“They were amiable, funny, hard-working, and determined,” Rob offered, reminding me that this was their first recording experience. “Like many young bands hearing themselves on excellent control room monitors for the first time, I think they were surprised—and clearly pleased—by what they heard, marveling at  how different they sounded in the studio (New York’s Penny Lane) from the way they imagined themselves to sound. Everybody worked really hard to record solid, powerful basic tracks—drums, bass, two guitars, and scratch vocals—before adding a round of overdubs including guitar solos, percussion, keyboards, backing vocals, etc.”  

Rob worked hard at recording them in a new way. LA had this reputation for close-miking everything. Listen to any Steely Dan record and you’ll hear what I mean. Doesn’t make it bad. It makes it dry and close. Meanwhile, engineers like Rob and his contemporary, Eddie Kramer (Hendrix, KISS, Zeppelin) were utilizing a more “English” style of recording—live. They would put the drums in the big room and place microphones everywhere to get a bigger sound. 

Rob also revealed that he helped Belinda Carlisle improve her vocals. These were the days before “Auto-Tune” but a good engineer working in step with a vocalist could get very good results. In his words he “soloed her vocals for her—after everybody else had left the studio—in order for her to hear the nuances of what she was doing.”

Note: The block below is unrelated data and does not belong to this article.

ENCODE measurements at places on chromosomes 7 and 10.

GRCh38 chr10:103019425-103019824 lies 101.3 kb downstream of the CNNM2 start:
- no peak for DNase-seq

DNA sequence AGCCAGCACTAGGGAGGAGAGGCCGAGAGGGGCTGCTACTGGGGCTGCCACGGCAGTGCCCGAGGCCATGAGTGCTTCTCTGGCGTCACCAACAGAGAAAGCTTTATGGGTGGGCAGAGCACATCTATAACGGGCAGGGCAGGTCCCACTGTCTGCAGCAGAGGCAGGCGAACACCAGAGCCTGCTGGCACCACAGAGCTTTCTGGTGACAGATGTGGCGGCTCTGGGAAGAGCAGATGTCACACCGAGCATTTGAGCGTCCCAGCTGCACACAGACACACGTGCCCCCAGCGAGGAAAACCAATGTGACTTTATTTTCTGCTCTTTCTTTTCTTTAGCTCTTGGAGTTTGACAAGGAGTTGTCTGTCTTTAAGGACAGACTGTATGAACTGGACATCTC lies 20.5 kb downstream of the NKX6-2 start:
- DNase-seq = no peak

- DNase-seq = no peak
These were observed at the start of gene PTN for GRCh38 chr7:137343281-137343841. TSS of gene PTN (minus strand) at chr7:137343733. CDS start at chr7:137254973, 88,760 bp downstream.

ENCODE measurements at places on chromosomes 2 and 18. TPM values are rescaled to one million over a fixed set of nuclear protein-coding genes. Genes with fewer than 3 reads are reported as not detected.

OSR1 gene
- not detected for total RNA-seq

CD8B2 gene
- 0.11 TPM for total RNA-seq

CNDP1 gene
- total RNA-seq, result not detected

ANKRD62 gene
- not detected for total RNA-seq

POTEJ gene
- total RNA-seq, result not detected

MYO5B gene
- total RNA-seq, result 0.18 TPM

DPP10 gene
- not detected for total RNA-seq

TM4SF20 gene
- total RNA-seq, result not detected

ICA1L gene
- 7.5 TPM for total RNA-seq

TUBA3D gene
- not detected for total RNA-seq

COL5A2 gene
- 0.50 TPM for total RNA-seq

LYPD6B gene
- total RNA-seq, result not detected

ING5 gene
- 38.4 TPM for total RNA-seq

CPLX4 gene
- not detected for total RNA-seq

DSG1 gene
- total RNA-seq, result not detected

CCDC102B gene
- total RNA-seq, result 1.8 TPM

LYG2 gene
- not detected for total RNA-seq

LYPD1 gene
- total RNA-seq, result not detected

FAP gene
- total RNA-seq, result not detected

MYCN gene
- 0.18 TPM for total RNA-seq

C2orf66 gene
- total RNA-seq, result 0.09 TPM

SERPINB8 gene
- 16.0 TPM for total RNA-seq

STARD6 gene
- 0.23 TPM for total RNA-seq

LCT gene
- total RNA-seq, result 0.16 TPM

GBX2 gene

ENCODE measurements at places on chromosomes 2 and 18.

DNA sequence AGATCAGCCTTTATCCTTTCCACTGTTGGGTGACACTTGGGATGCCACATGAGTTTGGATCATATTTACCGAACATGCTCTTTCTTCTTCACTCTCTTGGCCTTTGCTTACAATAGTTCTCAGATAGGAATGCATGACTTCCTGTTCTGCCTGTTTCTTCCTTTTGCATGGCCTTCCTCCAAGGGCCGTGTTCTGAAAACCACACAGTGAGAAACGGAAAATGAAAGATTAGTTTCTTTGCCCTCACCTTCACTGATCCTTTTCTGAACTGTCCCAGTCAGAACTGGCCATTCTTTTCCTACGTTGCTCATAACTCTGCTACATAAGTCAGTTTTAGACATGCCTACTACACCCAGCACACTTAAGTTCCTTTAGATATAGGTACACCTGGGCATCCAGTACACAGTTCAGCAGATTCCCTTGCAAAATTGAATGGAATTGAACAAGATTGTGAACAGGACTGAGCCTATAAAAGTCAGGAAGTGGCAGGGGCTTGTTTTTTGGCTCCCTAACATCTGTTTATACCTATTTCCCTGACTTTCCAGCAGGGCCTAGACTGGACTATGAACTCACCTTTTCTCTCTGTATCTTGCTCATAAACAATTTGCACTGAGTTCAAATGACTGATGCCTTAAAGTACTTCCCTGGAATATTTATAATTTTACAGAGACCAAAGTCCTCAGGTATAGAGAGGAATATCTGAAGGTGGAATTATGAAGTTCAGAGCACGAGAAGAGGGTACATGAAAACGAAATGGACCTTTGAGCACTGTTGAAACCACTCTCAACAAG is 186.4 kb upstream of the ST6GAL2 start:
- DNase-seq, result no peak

But it wasn’t all work with no play. As Rob remembers, “Most of the Go-Go’s sessions began after 6pm and would go well past midnight. At the conclusion of many of those sessions, the band members would all line up and do the “booty dance” out the door as they headed out into the NYC night.” 

Many VIPs would drop in during the recording to check the girls out. “Notably, members of Elvis Costello’s band, The Attractions, and members of Springsteen’s E-Street band, as well as John Belushi, Dan Aykroyd and others from Saturday Night Live would come by to check out what we were doing.

“So, the question I had to ask was, did you realize that this was going to be the mega hit it became? By the end of the project, both the band and the production team were brimming with confidence and excitement about the record we were making, though I doubt anyone could have anticipated the huge success and lasting impact the album would have over the years.” 

Rob was wonderful and gave Discover Hollywood everything I asked for.

Finally, an inside “fun fact:”

“The single mix of Our Lips Are Sealed was actually a late-night 10-minute rough mix I did after an overdub session at Record Plant. I ran the song through, made a few quick tweaks, ran it through a second time, and then did a razorblade edit between the two at the bridge, just before “Hush my darling…”. That quick mix sounded so good!

Although we tried to top it as part of mixing the rest of the album, we somehow never captured the same magic, so we just went with it. Yes, the hit version that was aired on the radio was actually a ten-minute rough mix.”

There you have it. From the lips of the producer (that weren’t sealed) about one of rock’s iconic power pop singles. 

So, Los Angeles, keep the Go-Go’s in mind when the discussion comes up on who represents LA more. Keep repeating: The most successful female rock band of all time. DH

Recording engineer and record producer, Chris Cassone is a songwriter (Billboard #9 with Ace Frehley of KISS,) an off-Broadway musical writer.  His “Stomp Box Art” a coffee table book about guitar effects pedals is coming soon. He lives in Los Feliz with his childhood sweetheart wife.